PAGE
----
Dramatic Sub-Genres

Ever since Aristotle’s Poetics, one distinguishes at least between two sub-genres of drama: comedy and tragedy (see also Genre in Basic Concepts). While comedy typically aims at entertaining the audience and making it laugh by reassuring them that no disaster will occur and that the outcome of possible conflicts will be positive for the characters involved, tragedy tries to raise the audience’s concern, to confront viewers with serious action and conflicts, which typically end in a catastrophe (usually involving the death of the protagonist and possibly others). Both comedy and tragedy have, in the course of literary history, developed further sub-genres of which the following list provides only an initial overview.

Types of Comedy

Sometimes, scholars distinguish between high comedy, which appeals to the intellect (comedy of ideas) and has a serious purpose (for example, to criticise), and low comedy, where greater emphasis is placed on situation comedy, slapstick and farce. Further sub-genres of comedy include:

Romantic Comedy

A pair of lovers and their struggle to come together is usually at the centre of this type of comedy. Romantic comedies also involve some extraordinary circumstances, e.g., magic, dreams, the fairy-world, etc. Examples are Shakespeare’s A Midsummer Night’s Dream or As You Like It.

Satiric Comedy

This type of comedy has a critical purpose. It usually attacks philosophical notions or political practices as well as general deviations from social norms by ridiculing characters. In other words: The aim is not to make people ‘laugh with’ the characters but ‘laugh at’ them. An early writer of satirical comedies was Aristophanes (450-385 BC), later examples include Ben Jonson’s Volpone and The Alchemists.

Comedy of Manners

The comedy of manners is also satirical in its outlook and it takes the artificial and sophisticated behaviour of the higher social classes under closer scrutiny. The plot usually revolves around love or some sort of amorous intrigue and the language is marked by witty repartees and cynicism. Ancient representatives of this form of comedy are Terence and Plautus, and the form reached its peak with the Restoration comedies of William Wycherley and William Congreve.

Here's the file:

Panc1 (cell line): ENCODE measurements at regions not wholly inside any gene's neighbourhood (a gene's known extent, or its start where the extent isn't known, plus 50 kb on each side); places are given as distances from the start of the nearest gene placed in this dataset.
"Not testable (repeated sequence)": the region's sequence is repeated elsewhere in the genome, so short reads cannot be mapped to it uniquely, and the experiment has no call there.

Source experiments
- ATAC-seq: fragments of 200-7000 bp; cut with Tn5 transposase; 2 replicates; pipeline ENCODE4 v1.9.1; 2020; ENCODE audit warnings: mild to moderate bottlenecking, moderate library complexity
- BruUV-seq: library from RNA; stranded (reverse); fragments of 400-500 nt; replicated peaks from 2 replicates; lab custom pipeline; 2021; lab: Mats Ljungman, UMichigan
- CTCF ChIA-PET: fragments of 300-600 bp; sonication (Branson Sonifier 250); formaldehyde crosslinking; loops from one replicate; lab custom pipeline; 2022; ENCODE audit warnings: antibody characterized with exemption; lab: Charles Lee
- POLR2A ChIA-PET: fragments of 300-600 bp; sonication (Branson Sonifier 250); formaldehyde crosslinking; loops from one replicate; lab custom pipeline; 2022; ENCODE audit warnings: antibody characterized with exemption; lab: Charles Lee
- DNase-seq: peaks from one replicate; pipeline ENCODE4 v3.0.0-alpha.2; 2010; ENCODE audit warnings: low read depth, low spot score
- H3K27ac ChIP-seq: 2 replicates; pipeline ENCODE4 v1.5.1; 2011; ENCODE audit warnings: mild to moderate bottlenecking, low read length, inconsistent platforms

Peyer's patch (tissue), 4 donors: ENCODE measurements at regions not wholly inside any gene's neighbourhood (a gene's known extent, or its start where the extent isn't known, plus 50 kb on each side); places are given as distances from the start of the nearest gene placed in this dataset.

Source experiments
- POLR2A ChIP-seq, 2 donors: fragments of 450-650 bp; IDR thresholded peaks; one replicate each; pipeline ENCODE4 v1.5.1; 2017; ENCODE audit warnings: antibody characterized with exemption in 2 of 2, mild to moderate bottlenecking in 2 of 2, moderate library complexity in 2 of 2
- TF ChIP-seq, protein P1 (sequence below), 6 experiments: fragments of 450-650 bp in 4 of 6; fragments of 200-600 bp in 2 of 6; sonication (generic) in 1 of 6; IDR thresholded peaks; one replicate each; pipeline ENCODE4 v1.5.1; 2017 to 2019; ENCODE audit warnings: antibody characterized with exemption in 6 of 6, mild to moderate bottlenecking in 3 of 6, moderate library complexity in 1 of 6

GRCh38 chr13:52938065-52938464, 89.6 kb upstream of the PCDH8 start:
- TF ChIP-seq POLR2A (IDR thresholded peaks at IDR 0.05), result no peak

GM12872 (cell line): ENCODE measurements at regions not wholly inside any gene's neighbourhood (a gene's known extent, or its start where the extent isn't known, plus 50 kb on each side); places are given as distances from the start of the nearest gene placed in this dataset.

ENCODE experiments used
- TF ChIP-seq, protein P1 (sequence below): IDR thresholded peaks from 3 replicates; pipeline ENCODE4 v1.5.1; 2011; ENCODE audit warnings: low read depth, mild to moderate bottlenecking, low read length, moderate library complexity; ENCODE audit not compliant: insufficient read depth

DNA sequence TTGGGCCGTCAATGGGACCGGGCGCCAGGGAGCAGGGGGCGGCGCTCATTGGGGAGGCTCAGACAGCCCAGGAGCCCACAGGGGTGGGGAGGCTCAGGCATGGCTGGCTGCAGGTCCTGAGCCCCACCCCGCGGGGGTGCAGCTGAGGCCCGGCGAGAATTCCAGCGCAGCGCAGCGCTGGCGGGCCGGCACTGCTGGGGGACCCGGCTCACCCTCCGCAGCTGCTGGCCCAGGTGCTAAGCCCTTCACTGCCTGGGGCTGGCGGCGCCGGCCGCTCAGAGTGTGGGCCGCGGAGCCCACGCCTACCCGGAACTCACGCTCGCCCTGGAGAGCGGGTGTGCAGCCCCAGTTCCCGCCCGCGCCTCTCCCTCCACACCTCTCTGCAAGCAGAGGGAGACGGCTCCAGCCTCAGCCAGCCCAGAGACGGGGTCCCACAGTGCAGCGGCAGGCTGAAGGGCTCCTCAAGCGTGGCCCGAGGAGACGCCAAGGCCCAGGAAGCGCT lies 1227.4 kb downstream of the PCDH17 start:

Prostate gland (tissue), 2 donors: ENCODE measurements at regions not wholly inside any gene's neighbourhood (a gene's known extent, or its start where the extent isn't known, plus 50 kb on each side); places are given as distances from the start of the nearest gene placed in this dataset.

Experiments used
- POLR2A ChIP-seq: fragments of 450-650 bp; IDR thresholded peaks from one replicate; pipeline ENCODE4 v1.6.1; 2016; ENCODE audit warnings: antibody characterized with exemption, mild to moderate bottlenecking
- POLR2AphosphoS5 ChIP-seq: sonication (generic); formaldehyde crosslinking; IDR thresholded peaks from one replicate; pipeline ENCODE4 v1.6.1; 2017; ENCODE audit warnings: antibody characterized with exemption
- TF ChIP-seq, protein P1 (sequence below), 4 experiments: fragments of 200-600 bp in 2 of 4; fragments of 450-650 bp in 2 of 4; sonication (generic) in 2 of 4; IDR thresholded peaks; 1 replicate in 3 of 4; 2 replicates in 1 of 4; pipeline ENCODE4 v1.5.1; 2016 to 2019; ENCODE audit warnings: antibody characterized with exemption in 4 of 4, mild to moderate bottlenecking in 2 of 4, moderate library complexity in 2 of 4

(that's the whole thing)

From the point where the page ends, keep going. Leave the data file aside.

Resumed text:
The farce typically provokes viewers to hearty laughter. It presents highly exaggerated and caricatured types of characters and often has an unlikely plot. Farces employ sexual mix-ups, verbal humour and physical comedy, and they formed a central part of the Italian commedia dell’arte. In English plays, farce usually appears as episodes in larger comical pieces, e.g., in Shakespeare’s The Taming of the Shrew.

Comedy of Humours

Ben Jonson developed this type of comedy, which is based on the assumption that a person’s character or temperament is determined by the predominance of one of four humours (i.e., body liquids): blood (= sanguine), phlegm (= phlegmatic), yellow bile (= choleric), black bile (= melancholic). In the comedy of humours, characters are marked by one of these predispositions which cause their eccentricity or distorted personality. An example is Ben Jonson’s Every Man in His Humour.


Melodrama is a type of stage play which became popular in the 19th century. It mixes romantic or sensational plots with musical elements. Characters are often depicted as unusually virtuous or excessively viscious. Later, the musical elements were no longer considered essential. Melodrama aims at a violent appeal to audience emotions and usually has a happy ending.



high / low   comedy
romantic    comedy
satiric comedy
comedy of manners
comedia dell'arte
comedy of humours